An Ecological Examination of Ego and Ethnic Identity Formation Within Second Generation Korean-Americans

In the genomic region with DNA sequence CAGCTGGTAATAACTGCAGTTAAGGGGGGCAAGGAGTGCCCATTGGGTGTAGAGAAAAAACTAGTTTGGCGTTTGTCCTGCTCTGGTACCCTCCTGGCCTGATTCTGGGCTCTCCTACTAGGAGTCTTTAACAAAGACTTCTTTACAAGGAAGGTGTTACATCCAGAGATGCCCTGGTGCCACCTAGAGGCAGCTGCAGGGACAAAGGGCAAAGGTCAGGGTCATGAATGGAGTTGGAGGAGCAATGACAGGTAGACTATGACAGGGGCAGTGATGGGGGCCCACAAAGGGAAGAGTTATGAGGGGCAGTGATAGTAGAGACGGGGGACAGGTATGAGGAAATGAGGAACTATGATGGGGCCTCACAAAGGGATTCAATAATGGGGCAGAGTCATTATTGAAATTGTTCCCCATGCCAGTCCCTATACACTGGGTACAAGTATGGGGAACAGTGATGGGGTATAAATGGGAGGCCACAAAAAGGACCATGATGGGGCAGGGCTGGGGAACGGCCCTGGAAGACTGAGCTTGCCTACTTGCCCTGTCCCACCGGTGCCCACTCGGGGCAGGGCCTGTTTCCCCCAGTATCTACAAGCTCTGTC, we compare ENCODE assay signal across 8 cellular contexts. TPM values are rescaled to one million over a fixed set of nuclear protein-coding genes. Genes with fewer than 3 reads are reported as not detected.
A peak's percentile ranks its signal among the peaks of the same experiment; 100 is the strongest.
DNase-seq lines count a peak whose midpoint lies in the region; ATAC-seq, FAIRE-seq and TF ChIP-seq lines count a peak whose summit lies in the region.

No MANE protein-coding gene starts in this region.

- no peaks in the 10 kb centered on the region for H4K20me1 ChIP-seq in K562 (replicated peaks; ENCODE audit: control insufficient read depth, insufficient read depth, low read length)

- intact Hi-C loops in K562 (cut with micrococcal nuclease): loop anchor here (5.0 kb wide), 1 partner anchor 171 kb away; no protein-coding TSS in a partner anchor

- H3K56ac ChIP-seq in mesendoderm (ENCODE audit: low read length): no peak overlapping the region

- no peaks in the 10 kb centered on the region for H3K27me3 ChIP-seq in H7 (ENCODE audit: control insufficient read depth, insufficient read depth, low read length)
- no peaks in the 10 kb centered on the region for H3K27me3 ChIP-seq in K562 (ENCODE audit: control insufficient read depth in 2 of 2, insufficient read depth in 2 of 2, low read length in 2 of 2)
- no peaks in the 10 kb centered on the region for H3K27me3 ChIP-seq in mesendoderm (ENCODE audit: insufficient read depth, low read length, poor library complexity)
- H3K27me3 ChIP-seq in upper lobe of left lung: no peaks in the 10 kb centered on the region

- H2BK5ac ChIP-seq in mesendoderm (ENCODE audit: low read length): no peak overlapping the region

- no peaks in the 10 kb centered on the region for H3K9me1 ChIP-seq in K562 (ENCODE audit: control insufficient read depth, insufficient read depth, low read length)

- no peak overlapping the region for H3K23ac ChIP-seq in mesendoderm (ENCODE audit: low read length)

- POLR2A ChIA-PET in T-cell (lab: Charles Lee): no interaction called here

Investigation of first and second generation Korean-American ego and ethnic identity formation was explored through semi-structured, in-depth interviews. Seventeen self-identified Korean-American young adults, aged twenty-one to twenty-nine, were asked to describe their identity development within Bronfenbrennerâs five ecological realms. Grounded theory methodology was used to link Eriksonâs theory of identity formation (1968) with Bronfenbrennerâs Theory of Ecology (1979). Unlike Eriksonâs prescribed identity crisis for adolescents, Korean-Americans were found to delay their identity exploration until college or young adulthood when they were able to gain geographical and emotional distance from their parents. This was found to be primarily due to Korean cultureâs emphasis on three main areas--importance of family, respect for elders, and strive for excellence--which served to reinforce collective identity with oneâs family along with strong parental authority, which inhibited deviation from parental expectations. Subsequently, Korean-American ego identity was found to be significantly influenced by parental adherence to Korean culture. Furthermore, Korean-Americans during adolescence were found to marginalization their Korean culture, due to experiences of discrimination and prejudice from American peers. Depending on the degree of experienced prejudice and discrimination from American peers along with degree of socialization and exposure to other Koreans, Korean-Americansâ ethnic identity either proceeded in stages or became fluid, where their ethnic identity changed depending on the environment .